Saturday, June 28, 2014

VoIP Quality of Service: What You Need to Know

Many things come to mind when you say VoIP quality of service. Taken at face value, quality of service is the level by which you enjoy consistently good quality service from your VoIP. There are many factors that affect your VoIP quality of service, which can either be internal (your system) or external (your service providers).

In determining quality of service, you need to use a VoIP monitoring service, like VoIP Spear, that runs tests regularly and persistently. You then look at different parameters of VoIP quality. These are mainly: MOS, latency, jitter and packet loss.

Why is it Important to Determine your VoIP Quality of Service
You need to know how your VoIP performs at all times of the day. This will give you a true profile of your VoIP service, which is important if you rely on VoIP for communications. You stay on top of your VoIP's performance. And you can actually try to troubleshoot problems where you can. Or, you can act immediately if issues are external and you'd need technical assistance.

VoIP Quality of Service or VoIP QoS?
If you are using a modern router, you may have encountered the term VoIP QoS. For VoIP hardware, VoIP QoS has come to refer to the configuration settings on routers where you can give priorities to your select application and lessen priorities for other applications.

Through VoIP QoS, you implement an immediate fix to slow VoIP connections on your end. By prioritizing voice applications, you allot majority of your bandwidth to VoIP. Ideally, as you do this, you should also deprioritize other bandwidth-heavy applications, such a gaming. Gaming is a major bandwidth eater.

Bad VoIP Quality of Service: Now What
You've tested your VoIP and you've come to the conclusion that your VoIP quality of service is lacking. What do you do?

The first step here is to determine the cause of bad quality VoIP. It could be that the proximity of your hardware is causing feedback that makes your conversations inaudible. If that's the case, all you need to do is keep them at a good distance from each other. Or, you may be using your VoIP via a laptop that's too far. In that case, move closer. You might also find that you have faulty or low-quality equipment. Before buying your router, ATA, SIP phone and other VoIP equipment, it's a good idea to read technical reviews first. If possible, choose mid-priced to top-priced products.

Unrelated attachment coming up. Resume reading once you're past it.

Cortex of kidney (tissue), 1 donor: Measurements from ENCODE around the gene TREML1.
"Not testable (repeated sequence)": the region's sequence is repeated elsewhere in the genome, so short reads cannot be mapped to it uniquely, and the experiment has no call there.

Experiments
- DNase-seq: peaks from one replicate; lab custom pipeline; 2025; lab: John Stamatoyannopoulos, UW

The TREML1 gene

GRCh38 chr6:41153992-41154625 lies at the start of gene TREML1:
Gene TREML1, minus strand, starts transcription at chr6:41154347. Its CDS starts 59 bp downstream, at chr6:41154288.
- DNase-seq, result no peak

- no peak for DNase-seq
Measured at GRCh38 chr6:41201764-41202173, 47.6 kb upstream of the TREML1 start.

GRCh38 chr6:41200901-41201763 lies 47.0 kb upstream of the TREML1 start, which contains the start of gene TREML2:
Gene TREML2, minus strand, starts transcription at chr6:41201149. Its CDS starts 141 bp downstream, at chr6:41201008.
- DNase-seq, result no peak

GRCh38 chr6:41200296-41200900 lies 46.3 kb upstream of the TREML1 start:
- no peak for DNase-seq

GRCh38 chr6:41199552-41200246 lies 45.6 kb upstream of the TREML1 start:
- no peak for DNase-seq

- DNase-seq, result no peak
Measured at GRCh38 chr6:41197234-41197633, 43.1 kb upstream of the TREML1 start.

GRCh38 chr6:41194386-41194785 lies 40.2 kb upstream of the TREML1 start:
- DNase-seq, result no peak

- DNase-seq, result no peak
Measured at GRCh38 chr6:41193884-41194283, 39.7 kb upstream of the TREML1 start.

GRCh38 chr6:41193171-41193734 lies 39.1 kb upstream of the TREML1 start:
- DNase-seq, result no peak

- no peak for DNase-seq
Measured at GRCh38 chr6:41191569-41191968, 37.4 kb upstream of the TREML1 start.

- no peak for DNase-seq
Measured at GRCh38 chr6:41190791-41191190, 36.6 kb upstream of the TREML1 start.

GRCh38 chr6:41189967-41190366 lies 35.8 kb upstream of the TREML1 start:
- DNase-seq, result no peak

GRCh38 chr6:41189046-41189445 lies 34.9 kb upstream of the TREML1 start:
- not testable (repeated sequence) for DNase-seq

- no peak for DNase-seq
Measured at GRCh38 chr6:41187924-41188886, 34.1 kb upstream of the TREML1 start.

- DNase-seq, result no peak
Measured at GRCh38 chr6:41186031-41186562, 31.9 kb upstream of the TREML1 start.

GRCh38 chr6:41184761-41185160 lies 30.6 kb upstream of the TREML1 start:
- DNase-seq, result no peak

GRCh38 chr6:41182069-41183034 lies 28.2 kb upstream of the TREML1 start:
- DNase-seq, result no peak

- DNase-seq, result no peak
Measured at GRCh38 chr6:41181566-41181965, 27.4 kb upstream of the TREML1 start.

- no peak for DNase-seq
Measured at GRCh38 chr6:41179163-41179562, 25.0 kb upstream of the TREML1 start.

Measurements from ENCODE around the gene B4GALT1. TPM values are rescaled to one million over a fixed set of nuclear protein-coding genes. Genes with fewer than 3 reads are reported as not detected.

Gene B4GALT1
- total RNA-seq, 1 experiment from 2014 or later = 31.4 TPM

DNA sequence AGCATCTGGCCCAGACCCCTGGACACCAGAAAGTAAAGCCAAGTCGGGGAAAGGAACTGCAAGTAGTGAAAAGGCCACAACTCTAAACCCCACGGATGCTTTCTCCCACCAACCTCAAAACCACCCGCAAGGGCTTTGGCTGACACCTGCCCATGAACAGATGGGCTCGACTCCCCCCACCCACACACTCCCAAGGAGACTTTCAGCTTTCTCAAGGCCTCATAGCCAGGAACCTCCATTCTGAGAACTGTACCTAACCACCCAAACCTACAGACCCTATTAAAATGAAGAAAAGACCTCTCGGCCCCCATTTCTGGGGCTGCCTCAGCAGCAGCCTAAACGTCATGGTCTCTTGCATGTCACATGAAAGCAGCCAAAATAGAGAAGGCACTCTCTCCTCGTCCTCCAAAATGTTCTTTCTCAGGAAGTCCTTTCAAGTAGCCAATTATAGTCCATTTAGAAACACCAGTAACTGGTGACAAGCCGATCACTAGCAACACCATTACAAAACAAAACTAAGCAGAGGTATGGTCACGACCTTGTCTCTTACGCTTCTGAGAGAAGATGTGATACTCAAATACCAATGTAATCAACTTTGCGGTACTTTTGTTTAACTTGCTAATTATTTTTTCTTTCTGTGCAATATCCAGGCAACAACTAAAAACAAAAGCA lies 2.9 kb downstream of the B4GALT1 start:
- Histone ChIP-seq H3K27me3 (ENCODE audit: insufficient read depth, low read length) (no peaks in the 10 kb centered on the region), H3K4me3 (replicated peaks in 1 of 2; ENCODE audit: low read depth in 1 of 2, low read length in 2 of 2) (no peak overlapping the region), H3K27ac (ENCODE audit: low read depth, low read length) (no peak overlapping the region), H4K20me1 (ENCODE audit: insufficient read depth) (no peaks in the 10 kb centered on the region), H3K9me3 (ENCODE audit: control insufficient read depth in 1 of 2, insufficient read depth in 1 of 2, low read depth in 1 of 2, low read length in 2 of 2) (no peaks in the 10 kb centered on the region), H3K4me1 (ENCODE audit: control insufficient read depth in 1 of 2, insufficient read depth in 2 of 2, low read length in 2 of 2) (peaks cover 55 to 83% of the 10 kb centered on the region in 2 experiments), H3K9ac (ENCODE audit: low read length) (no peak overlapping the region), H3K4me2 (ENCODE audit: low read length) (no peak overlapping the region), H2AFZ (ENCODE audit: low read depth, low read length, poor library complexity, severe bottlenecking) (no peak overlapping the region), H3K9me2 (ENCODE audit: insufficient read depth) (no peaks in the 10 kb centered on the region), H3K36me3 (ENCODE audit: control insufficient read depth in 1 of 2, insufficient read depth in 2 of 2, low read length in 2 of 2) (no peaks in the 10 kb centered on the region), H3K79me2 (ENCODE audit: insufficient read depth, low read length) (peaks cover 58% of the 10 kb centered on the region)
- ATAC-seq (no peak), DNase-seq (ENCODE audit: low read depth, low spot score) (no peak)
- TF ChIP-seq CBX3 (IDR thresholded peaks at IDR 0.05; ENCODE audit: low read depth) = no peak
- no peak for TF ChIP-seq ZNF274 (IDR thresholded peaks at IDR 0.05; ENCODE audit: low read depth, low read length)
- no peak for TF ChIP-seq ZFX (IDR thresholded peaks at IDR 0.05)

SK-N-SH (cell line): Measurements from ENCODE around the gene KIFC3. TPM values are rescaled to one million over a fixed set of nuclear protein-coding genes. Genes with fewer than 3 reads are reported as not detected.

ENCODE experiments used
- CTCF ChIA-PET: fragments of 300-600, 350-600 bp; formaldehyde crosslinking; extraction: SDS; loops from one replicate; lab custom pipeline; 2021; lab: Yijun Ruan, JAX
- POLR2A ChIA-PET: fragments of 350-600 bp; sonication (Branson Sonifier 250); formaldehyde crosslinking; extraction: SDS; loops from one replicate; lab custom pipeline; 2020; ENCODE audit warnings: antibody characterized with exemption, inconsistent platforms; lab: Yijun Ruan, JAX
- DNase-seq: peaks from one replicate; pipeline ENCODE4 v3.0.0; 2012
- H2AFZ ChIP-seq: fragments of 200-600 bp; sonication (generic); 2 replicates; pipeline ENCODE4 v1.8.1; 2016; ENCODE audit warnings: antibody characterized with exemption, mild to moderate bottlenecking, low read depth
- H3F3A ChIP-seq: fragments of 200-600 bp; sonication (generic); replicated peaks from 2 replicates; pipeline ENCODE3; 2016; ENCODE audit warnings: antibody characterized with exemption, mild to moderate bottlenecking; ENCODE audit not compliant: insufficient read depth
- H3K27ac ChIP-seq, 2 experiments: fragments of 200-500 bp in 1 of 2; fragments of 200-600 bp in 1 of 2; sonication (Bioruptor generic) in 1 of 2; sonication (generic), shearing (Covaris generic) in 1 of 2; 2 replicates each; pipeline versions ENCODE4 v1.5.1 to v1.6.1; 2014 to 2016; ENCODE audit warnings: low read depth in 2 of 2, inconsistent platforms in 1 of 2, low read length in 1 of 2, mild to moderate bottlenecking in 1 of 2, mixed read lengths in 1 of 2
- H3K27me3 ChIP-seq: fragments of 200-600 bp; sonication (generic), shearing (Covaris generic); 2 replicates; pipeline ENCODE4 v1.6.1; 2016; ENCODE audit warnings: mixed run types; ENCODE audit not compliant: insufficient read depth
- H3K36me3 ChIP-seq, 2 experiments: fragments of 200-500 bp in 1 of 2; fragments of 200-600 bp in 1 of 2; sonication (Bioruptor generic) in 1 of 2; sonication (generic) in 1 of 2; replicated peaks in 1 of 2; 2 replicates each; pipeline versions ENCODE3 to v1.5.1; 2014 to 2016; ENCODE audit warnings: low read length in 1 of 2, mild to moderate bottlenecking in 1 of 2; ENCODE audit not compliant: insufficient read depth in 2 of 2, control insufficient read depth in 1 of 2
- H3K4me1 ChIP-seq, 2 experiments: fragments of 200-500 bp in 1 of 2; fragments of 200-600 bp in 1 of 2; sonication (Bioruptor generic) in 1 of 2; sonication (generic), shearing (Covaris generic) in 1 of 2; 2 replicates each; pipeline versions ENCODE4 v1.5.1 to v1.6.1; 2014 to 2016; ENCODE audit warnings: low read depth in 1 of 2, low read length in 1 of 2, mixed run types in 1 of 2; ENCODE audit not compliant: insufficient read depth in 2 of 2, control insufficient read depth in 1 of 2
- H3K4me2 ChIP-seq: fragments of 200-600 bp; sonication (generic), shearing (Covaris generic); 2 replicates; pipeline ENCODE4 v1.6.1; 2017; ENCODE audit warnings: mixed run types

Next, see if configuring your VoIP QoS will improve your digital communications. If all that's using up your bandwidth is VoIP, do you see a marked improvement on how you enjoy VoIP? In cases like this, you will want to examine your bandwidth allotment and usage. Does your VoIP package come with too little bandwidth for your requirements? Are there too many people in your network, such that there's always network traffic? Here, you can consider tacking your VoIP to a different internal network, upgrading your account or moving to different service providers.

With VoIP monitoring, you can know right away if you main problem is your service provider. Are you experiencing dips in the performance of key VoIP quality parameters even when you are not actively using your phone service? You might need to move to a service that provides you with consistently good service. Dips and downtimes are natural for anything, even traditional phone services. However, these should never be regular occurences. You need to be able to rely on your service, especially if it's business VoIP.

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